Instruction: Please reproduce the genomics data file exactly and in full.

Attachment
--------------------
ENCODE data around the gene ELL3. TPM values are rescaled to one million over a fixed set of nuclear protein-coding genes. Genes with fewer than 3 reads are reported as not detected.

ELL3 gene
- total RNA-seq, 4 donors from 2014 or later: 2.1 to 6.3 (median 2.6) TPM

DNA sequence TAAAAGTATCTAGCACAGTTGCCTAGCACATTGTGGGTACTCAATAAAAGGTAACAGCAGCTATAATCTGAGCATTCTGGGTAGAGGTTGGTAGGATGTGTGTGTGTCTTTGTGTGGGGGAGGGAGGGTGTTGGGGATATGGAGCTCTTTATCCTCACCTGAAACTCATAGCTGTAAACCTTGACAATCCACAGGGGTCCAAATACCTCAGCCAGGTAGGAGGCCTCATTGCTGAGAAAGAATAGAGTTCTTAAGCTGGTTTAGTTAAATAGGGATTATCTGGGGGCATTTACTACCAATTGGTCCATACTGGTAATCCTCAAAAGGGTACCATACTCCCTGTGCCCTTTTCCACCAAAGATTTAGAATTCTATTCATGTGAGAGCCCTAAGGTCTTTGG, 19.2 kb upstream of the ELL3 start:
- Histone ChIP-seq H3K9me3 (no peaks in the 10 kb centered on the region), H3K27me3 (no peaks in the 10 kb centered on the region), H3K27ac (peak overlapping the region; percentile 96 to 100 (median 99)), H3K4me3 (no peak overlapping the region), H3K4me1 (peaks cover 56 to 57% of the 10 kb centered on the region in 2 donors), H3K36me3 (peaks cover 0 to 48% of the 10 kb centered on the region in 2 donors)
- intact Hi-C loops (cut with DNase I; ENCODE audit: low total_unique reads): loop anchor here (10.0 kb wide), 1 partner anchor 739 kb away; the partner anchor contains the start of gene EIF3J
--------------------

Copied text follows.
ENCODE data around the gene ELL3. TPM values are rescaled to one million over a fixed set of nuclear protein-coding genes. Genes with fewer than 3 reads are reported as not detected.

ELL3 gene
- total RNA-seq, 4 donors from 2014 or later: 2.1 to 6.3 (median 2.6) TPM

DNA sequence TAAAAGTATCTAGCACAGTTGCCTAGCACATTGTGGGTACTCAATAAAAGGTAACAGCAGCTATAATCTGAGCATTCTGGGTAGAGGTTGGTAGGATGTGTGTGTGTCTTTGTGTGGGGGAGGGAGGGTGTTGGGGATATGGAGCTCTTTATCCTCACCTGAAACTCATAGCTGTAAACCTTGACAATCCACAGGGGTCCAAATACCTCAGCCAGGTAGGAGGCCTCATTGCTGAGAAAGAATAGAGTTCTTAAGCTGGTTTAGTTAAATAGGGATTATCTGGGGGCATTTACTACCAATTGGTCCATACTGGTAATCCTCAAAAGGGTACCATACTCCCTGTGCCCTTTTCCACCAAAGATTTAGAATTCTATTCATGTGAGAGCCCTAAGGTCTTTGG, 19.2 kb upstream of the ELL3 start:
- Histone ChIP-seq H3K9me3 (no peaks in the 10 kb centered on the region), H3K27me3 (no peaks in the 10 kb centered on the region), H3K27ac (peak overlapping the region; percentile 96 to 100 (median 99)), H3K4me3 (no peak overlapping the region), H3K4me1 (peaks cover 56 to 57% of the 10 kb centered on the region in 2 donors), H3K36me3 (peaks cover 0 to 48% of the 10 kb centered on the region in 2 donors)
- intact Hi-C loops (cut with DNase I; ENCODE audit: low total_unique reads): loop anchor here (10.0 kb wide), 1 partner anchor 739 kb away; the partner anchor contains the start of gene EIF3J